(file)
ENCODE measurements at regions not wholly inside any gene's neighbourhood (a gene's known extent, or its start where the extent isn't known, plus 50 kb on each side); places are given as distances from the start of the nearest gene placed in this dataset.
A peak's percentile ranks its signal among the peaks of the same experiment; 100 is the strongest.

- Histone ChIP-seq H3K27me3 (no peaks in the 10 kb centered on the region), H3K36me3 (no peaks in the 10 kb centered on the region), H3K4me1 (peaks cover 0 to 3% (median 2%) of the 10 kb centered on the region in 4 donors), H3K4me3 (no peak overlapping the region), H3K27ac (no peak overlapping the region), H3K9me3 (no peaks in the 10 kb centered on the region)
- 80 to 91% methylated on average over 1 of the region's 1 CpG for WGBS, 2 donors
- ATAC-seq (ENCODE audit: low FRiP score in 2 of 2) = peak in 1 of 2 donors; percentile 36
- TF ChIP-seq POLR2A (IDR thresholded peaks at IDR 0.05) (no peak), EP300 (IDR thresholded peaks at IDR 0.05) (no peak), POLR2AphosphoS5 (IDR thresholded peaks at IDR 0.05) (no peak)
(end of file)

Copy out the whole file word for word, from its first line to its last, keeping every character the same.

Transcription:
ENCODE measurements at regions not wholly inside any gene's neighbourhood (a gene's known extent, or its start where the extent isn't known, plus 50 kb on each side); places are given as distances from the start of the nearest gene placed in this dataset.
A peak's percentile ranks its signal among the peaks of the same experiment; 100 is the strongest.

- Histone ChIP-seq H3K27me3 (no peaks in the 10 kb centered on the region), H3K36me3 (no peaks in the 10 kb centered on the region), H3K4me1 (peaks cover 0 to 3% (median 2%) of the 10 kb centered on the region in 4 donors), H3K4me3 (no peak overlapping the region), H3K27ac (no peak overlapping the region), H3K9me3 (no peaks in the 10 kb centered on the region)
- 80 to 91% methylated on average over 1 of the region's 1 CpG for WGBS, 2 donors
- ATAC-seq (ENCODE audit: low FRiP score in 2 of 2) = peak in 1 of 2 donors; percentile 36
- TF ChIP-seq POLR2A (IDR thresholded peaks at IDR 0.05) (no peak), EP300 (IDR thresholded peaks at IDR 0.05) (no peak), POLR2AphosphoS5 (IDR thresholded peaks at IDR 0.05) (no peak)